A proper wound healing environment needs to be maintained for all ulcers/wounds. It is now well accepted that maintaining a moist wound environment facilitates the wound healing process. Benefits of moist wound healing include: prevention of tissue dehydration and cell death, accelerated angiogenesis, and increased breakdown of dead tissue and fibrin. Moist wound healing can be achieved using various wound dressings and/or topical agents. Because there are so many types of wound care products on the market it is worth reviewing their relative indications:
Enzymes. Wound closure will not proceed until the wound bed is free of necrosis. Surgical debridement is the most expedient method of accomplishing this goal. However, for those patients that are not candidates for surgical debridement, enzymatic therapy can effectively debride the wound bed. Enzymatic therapy is generally a faster method of debridement than autolytic debridement.
Transparent adhesives. These are semi-permeable dressings, which allow for gaseous exchange between the wound and the environment while protecting against bacterial invasion. While these dressings can protect against friction, they are non-absorptive and should not be used on exudating wounds.
Absorbent dressings. While the goal of topical wound therapy is to maintain a moist wound surface, it is important to absorb excess exudate. Large amounts of exudate can dilute the wound-healing factors and nutrients at the wound surface. Excessive moisture may also promote maceration and decreased tissue tensile strength leading to greater tissue damage. Exudate may also increase matrix metalloproteases (MMPs) which can be deleterious to the healing process. Some commonly used absorbent dressings include polyurethane foams and calcium alginates. These dressings are indicated for heavily exudating ulcers and frequency of dressing change is determined by the amount of drainage.
Hydrogels. Hydrogels vary in composition (from about 94% water to 96% glycerin) and in form. Gel dressings are used to maintain a moist wound surface and are most effective on granular wounds with low exudate. Because they provide moisture to the wound bed they are also effective in autolytically debriding the wound. When using hydrogels, care must be taken to protect the surrounding skin from becoming macerated which occurs when the wound is overfilled. The advantage of a hydrogel dressing over a normal saline dressing is that the gel will stay moist for longer periods of time thereby decreasing dressing change frequency to once per day or in some wounds once every 72 hours.
Topical antibiotics. Topical antibiotic preparations may be indicated for heavily contaminated wounds, which interfere with wound healing.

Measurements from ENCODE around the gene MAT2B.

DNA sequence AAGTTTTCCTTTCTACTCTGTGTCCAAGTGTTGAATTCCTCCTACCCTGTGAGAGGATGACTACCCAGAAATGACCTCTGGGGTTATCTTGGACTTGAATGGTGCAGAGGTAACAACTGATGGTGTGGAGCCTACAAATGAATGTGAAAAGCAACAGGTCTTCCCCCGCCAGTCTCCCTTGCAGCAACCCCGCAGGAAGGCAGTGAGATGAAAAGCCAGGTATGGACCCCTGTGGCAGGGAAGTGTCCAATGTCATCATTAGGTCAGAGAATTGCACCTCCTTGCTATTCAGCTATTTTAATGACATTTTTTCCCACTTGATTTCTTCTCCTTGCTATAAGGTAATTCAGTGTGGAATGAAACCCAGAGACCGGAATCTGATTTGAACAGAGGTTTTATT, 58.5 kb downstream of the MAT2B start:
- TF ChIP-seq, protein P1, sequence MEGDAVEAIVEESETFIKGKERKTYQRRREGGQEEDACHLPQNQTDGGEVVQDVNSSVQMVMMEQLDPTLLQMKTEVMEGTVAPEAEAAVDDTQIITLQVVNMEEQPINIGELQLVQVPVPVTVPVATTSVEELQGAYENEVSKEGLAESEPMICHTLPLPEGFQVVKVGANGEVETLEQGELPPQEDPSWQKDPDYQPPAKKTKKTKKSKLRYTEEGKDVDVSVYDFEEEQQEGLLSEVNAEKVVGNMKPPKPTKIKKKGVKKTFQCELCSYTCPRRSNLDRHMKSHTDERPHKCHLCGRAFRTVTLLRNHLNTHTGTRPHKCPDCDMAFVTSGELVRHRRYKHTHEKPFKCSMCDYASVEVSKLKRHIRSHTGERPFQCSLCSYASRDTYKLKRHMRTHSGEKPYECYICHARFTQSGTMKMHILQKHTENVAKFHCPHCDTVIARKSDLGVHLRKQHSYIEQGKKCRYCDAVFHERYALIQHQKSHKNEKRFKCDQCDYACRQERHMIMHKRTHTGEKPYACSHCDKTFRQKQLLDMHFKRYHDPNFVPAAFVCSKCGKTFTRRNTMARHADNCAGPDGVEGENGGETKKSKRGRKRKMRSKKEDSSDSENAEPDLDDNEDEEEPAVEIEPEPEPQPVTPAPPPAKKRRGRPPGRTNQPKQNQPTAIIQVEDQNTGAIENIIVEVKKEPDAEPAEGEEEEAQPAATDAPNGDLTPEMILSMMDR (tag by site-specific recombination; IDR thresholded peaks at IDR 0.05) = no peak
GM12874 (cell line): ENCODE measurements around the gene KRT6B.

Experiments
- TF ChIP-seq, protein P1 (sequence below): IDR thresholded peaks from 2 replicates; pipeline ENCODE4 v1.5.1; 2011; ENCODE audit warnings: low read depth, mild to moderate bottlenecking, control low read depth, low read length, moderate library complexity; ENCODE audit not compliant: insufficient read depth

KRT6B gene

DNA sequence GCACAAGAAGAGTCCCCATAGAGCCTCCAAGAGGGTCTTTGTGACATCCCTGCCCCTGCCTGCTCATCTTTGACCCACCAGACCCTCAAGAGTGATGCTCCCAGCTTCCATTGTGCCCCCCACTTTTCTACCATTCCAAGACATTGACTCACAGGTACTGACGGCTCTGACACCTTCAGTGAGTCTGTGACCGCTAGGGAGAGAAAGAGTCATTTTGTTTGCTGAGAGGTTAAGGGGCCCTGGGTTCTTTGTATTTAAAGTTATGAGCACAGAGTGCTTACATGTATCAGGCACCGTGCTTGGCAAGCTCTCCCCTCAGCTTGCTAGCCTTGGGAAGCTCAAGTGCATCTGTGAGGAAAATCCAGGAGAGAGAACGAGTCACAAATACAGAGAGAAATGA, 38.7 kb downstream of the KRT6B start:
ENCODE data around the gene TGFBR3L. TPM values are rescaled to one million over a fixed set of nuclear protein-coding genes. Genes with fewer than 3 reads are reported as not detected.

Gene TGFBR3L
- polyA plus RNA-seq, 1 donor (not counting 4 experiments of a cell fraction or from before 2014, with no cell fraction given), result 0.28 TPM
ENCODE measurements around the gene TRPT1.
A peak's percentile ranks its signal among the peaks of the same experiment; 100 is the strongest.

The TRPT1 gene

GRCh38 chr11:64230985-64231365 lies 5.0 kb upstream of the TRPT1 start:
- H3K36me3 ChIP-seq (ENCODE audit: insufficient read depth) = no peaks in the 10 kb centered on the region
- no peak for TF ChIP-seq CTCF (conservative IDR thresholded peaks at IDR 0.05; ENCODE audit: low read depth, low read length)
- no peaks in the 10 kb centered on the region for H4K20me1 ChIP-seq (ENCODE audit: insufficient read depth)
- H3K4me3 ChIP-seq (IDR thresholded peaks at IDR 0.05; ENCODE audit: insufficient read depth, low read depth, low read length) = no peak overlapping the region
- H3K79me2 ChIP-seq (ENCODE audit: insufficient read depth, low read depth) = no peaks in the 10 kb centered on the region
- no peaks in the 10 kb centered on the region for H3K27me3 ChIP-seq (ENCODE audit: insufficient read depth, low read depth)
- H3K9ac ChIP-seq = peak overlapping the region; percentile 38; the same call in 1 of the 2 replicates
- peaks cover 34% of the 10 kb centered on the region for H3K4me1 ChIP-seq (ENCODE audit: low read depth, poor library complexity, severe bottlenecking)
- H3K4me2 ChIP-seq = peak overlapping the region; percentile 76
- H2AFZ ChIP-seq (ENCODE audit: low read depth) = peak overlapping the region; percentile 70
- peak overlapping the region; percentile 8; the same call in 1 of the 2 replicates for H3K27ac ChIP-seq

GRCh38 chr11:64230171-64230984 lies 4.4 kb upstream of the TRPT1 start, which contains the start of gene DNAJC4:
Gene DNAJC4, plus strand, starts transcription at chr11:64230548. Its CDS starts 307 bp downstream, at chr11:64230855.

Negative pressure wound therapy. A non-invasive therapy that uses negative pressure to remove exudate from heavily draining wounds. This therapy removes edema and chronic exudate, reduces bacterial colonisation, enhances neo-vascularisation, increases cellular proliferation, and improves wound oxygenation as a result of applied mechanical force. The apparatus can be used over exposed bone, tendon, and hardware to generate granulation tissue.
Bio-engineered skin repair products (such as Apligraf® and Dermagraft®) take the wound healing process one step further. These products deliver growth factors, and cytokines to the wound that may be lacking these necessary factors which provide an extra boost to the healing process.
They provide living, fast-growing human cells that deliver ingredients such as growth factors, nutrients and proteins directly into the wound. These bio-engineered cells (usually taken from the neo-natal foreskin) can be embedded in a high-tech bioabsorbable mesh which is placed in the wound to activate growth of the patient’s own skin; and that, in turn, promotes epithelialisation.
Shock wave therapy (Sanuwave’s dermaPACE™ device) also works on the principle of marshalling the body’s healing forces. This non-invasive therapy (already in use against kidney stones) aims high-energy pulsed acoustic waves to the wound area. The cellular stress produced by these waves increases circulation in that area and signals the release of specific proteins and growth factors that generate new blood vessels, all of which enhances the body’s self-repair capabilities. This advanced wound healing modailty is currently under investigation, and further data is being accrued.
Tissue expanders. Achieving wound closure after aggressive deep debridement or amputation is important. When residual skin or skin grafts cannot be utilised, the postoperative wound is allowed to close by secondary intention which leaves the patient exposed to infections. Tissue expanders use the skin’s visoelastic properties to achieve primary wound closure. They have been shown to close 40% quicker than traditional secondary intention healing. For example, a new device, DermaClose™ (Figure 1), uses an expander attached to skin anchors and applies a constant 1.3kg of force which approximates the edges of wounds to allow for primary closure.
Oral and systemic antibiotics should be reserved for treating infected ulcers/wounds. Antibiotics should not be used to prevent infections in ulcers/wounds that do not exhibit any clinical signs of infections. When the ulcer/wound is infected, prompt surgical debridement of all infected and necrotic tissue needs to be performed.
While these new treatments represent important breakthroughs in treating diabetic foot wounds, the best approach is to prevent them from developing in the first place. For diabetic patients, that means inspecting their feet daily for blisters and cuts, wearing foot protection at all times, quitting smoking and scheduling regular foot examinations with their healthcare providers.